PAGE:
PDSA E-News: November 30, 2014


Research Finds Predictors of Chronic Childhood ITP

blood graphicA recent meta-analysis by researchers in the Netherlands found several predictive factors for development of chronic immune thrombocytopenia (ITP) in children. They reviewed data from 54 studies (1975 to 2013) of children (ages 3 months to 18 years) newly diagnosed with ITP. Clinical predictors of developing chronic ITP included: female gender, absence of previous infections or vaccinations, insidious (gradual without many symptoms) onset of ITP, and higher absence of bleeding. Children older than 11 were more likely to develop the chronic form of ITP. Researchers found platelet counts of 20,000 or higher at presentation and presence of antinuclear antibodies also increased risk for chronic ITP.

Research findings showed patients treated with a combination of methylprednisolone (steroids) and IV immunoglobulin (IVIg) were more likely to develop chronic ITP, while patients treated with just IVIg alone were found less likely to develop the chronic form. The researchers wrote, "The protective effect of IV immunoglobulin is remarkable and needs confirmation in prospective randomized trials, as well as future laboratory studies..."

Reference: Heitink-Pollé KM, Nijsten J, et al. "Meta-analysis identifies predictors of chronic childhood immune thrombocytopenia." Blood, 124 (22) November 20, 2014


Canada Maple Leaf Symbol Picture9Bridging ITP Study

Do you have ITP and need surgery?
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Medications Are Leading Cause of Allergic Deaths in the US

Medications were the leading cause of allergy-related sudden deaths in the US according to analysis of death certificates from 1999-2010 carried out by researchers at Montefiore Medical Center and Albert Einstein College of Medicine of Yeshiva University, in New York City. They found risk of fatal drug-induced allergic reactions was high among older patients and African American patients. A sudden, life-threatening allergic reaction is called anaphylaxis. It can occur rapidly after exposure to an allergen. Until recently data on anaphylactic deaths had not been well understood. One reason: unlike countries like the UK, the US does not maintain a national registry for anaphylaxis deaths.

Researchers analyzed death certificates from the US National Mortality Database. Medication-related anaphylaxis was the most common cause of death (58.8 %). In reports of 2,458 deaths between 1999-2010, of the culprit drugs mentioned, almost half were antibiotics, followed by radiocontrast agents (for diagnostic imaging studies) and chemotherapy drugs. They found a significant increase in fatal drug allergy deaths, from 0.27 per million in 1999-2001 to 0.51 per million in 2008-2010. They hope their findings bring increased awareness of the need for better understanding of allergy-related deaths.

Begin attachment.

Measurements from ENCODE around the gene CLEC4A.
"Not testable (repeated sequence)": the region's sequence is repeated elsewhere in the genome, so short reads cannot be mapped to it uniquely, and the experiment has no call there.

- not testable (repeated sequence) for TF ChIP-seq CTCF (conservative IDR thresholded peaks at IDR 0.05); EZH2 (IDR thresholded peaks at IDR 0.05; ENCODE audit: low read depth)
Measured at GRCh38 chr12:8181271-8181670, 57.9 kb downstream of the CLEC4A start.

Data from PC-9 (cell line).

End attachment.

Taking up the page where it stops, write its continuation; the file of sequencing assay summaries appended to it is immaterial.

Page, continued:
Reference: Jerschow E, Lin, R, et al. "Fatal anaphylaxis in the United States, 1999-2010: Temporal patterns and demographic associations." Journal of Allergy and Clinical Immunology, September 2014.



Cranberries Help the Immune System Fight Colds and Flu

cranberriesHere's good news to help fight off colds and flu this winter season. A randomized, double-blind, placebo study gave cranberry juice or placebo to people during flu season. Researchers assessed the subjects' immune function over 10 weeks. Results showed cranberry juice didn't prevent the subjects from getting colds or flu; however, it did reduce seriousness of the symptoms of infections. Those receiving the cranberry juice reported fewer missed days of work/school. When researchers examined blood samples, they found gamma-delta-T cells developed faster in the cranberry group than in the placebo group. These are the immune cells that are most active in the bowels. Researchers believe the cranberries boost the activity of natural killer (NK) cells, helping the immune system fight colds and flu viruses.

Note: ITP patients with low (below 40,000) platelet counts should be careful of eating many foods with bright red, blue or purple skins (such as blueberries, red grapes, and cranberries) as they can affect the way platelets function, slowing the clotting process. See 'Warnings' on our Web site: http://www.pdsa.org/about-itp/warnings.html Discuss any concerns with your doctor.

Reference: Nantz MP, Rowe CA, Muller C. "Consumption of cranberry polyphenols enhances human γδ-T cell proliferation and reduces the number of symptoms associated with colds and influenza: a randomized, placebo-controlled intervention study." Nutrition Journal. December 13, 2013, 12:161. http://www.ncbi.nlm.nih.gov/pmc/articles/PMC3878739/


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